First vote count in US elections results in a tie

Tanner Tillotson, one of the 10 registered voters in the small village of Dixville Notch, New Hampshire waits for the Town Clerk Rick Irwin to give him permission to cast the first election day ballot moments after midnight. (Herb Swanson, Reuters)

Tanner Tillotson, one of the 10 registered voters in the small village of Dixville Notch, New Hampshire waits for the Town Clerk Rick Irwin to give him permission to cast the first election day ballot moments after midnight. (Herb Swanson, Reuters)

Each candidate received five votes in Dixville Notch, New Hampshire, in the first tie in the hamlet's 50-year tradition as the first place to cast and count votes on election day, CNN reported on Tuesday.

US polling stations opened on Tuesday, with Democratic incumbent Obama and Republican challenger Romney locked in a tight presidential contest after a burst of last-minute campaigning.

Polls opened at 6am (11am GMT) in battleground states New Hampshire and Virginia – either of which could decide the election – as well as New York, New Jersey, Connecticut, Indiana, Kentucky, Maine and Vermont.

Opinion polls showed a close race nationwide too, with attention focusing on seven states where the outcome was a toss-up, one of them being the New England state of New Hampshire.

Both Romney and Obama urged their supporters to get friends and family to the polls as turnout could prove crucial to determining the winner.

"It just comes down to each of us as citizens," Obama said on Monday night in a voice hoarse from constant campaigning in the closing days of the campaign. "That's how our democracy is supposed to be."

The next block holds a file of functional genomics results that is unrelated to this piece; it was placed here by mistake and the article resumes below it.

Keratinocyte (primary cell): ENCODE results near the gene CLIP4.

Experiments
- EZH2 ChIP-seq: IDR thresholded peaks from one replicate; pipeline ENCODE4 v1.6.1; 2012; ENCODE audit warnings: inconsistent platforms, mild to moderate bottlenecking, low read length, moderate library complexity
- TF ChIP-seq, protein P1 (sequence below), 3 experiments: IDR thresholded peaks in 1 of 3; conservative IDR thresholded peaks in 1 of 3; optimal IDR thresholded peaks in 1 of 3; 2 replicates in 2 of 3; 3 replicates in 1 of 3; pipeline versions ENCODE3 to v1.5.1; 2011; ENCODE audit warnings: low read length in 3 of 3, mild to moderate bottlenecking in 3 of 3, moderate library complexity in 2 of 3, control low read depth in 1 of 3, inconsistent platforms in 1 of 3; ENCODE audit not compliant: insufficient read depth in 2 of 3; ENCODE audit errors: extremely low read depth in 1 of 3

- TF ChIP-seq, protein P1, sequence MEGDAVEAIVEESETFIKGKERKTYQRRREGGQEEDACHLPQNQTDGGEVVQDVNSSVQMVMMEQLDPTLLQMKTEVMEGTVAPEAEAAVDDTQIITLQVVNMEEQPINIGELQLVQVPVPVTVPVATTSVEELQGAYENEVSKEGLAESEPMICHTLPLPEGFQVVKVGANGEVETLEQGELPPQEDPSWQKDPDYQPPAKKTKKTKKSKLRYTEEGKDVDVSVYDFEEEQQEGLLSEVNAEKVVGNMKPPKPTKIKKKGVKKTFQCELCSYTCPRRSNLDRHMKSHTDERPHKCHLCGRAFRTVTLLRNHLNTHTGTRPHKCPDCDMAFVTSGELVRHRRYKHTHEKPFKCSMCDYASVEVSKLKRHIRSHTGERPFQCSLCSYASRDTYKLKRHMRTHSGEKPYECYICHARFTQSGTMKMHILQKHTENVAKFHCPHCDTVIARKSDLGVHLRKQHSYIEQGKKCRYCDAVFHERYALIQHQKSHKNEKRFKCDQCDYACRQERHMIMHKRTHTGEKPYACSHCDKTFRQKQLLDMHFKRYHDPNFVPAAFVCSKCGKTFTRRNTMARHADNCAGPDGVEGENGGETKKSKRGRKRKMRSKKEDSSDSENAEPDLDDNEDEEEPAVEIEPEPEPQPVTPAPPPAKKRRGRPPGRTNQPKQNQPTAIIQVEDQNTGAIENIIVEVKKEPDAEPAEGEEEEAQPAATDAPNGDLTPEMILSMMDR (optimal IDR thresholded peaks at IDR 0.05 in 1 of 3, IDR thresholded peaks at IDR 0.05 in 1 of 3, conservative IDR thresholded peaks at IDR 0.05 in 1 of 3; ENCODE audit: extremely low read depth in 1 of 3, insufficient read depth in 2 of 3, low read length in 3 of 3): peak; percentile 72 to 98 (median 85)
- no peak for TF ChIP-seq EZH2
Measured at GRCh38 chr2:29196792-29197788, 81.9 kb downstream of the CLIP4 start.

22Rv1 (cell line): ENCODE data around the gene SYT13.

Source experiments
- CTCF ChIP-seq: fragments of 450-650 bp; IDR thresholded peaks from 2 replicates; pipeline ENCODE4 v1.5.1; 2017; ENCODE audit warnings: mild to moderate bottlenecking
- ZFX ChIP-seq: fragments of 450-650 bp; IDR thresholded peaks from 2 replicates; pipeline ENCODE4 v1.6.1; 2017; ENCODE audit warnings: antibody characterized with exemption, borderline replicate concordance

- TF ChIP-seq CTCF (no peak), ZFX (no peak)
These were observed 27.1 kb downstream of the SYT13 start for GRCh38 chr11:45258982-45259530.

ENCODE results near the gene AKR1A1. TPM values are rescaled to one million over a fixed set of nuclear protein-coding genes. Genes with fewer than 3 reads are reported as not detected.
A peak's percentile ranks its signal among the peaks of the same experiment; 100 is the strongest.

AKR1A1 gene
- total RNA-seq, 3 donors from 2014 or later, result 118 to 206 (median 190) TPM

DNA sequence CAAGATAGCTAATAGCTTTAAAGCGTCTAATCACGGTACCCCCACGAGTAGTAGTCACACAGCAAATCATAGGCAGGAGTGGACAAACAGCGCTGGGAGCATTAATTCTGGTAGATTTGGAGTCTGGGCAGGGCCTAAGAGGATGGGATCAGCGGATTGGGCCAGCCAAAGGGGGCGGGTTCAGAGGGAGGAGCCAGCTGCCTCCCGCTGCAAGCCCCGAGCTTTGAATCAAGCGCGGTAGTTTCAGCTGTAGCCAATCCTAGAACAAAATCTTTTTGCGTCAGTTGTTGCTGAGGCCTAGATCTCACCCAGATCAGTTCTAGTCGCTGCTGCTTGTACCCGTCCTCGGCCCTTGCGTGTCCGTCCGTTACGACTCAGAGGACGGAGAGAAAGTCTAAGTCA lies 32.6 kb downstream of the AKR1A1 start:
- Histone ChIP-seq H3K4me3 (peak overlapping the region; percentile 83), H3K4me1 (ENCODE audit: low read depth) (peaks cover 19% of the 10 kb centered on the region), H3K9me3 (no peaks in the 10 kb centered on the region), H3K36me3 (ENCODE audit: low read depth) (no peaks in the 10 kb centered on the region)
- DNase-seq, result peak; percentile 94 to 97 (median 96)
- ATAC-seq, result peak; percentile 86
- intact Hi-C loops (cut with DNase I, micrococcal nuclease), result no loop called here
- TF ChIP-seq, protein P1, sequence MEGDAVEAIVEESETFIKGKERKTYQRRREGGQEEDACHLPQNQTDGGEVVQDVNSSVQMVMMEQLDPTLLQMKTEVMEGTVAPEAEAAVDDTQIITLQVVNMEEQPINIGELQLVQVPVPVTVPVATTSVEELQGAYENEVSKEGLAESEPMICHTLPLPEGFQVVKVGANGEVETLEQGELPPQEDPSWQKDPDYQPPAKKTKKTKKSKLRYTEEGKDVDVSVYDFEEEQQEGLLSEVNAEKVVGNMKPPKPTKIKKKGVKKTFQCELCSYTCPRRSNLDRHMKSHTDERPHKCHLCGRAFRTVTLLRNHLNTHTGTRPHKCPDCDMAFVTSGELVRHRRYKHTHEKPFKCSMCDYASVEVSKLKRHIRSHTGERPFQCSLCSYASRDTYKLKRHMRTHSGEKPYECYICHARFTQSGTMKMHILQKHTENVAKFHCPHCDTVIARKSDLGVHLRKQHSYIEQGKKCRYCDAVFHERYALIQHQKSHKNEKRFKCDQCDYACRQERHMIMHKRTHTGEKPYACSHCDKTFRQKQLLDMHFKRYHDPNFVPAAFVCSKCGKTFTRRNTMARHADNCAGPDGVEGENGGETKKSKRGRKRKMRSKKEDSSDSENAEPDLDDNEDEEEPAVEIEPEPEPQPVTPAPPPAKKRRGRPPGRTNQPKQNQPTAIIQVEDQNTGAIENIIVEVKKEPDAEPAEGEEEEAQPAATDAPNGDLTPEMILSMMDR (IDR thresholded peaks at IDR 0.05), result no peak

He ended his campaigning in the toss-up state of Iowa, recalling his campaign four years ago that made him the first African-American president.

"When the cynics said we couldn't, you said, 'Yes we can'," he said as a few in the crowd shouted Obama's 2008 slogan with him.

Romney urged his supporters at an election eve rally to talk to undecided voters.

"Ask them to look beyond the speeches and the attacks and all the ads, and ask them to look at the record," he said in Manchester, New Hampshire. "Change was promised by the president, but change is not measured in speeches.
It's measured in achievements."

Falling short
Romney, who continued campaigning on Tuesday, ran down a list of election vows that he accused Obama of failing to fulfil. The president in 2008 "promised to do so very much, but he has fallen so very short", said Romney, a former Massachusetts governor who previously made a fortune as a private-equity investor.

"I've not only promised change, I have a record of achieving it," he said.

Obama also emphasised change in his rallies in a country suffering high unemployment and sluggish economic growth.

"When Americans come together determined to bring about change, we cannot be stopped," he said. "After all that we've been through together, we cannot give up now."

Regular voting is to begin Tuesday at 5am (10am GMT) when polls open in Vermont, which borders New Hampshire.

Poll times
US states set their own polling hours, so polling centres would then open and close in waves across the four time zones of the continental United States. Montana, North Dakota, California and Idaho would be the final of the 48 continental states to vote, closing their polls at 4am GMT on Wednesday.

Further west, Hawaii finishes voting at 4am on Wednesday, followed by the last Alaska polls closing at 6am on Wednesday.

Dixville Notch, 30km south of the Canadian border, vies each year with Harts Location, 130km away and also in New Hampshire, for the honour of being the first place to vote in the presidential election.

Both open voting at midnight (5am GMT) with all their residents in attendance and close after the voters all cast ballots for an immediate hand count.

Obama held the advantage in Harts Location with 23 votes, compared with nine for Romney. &ndash Sapa-dpa

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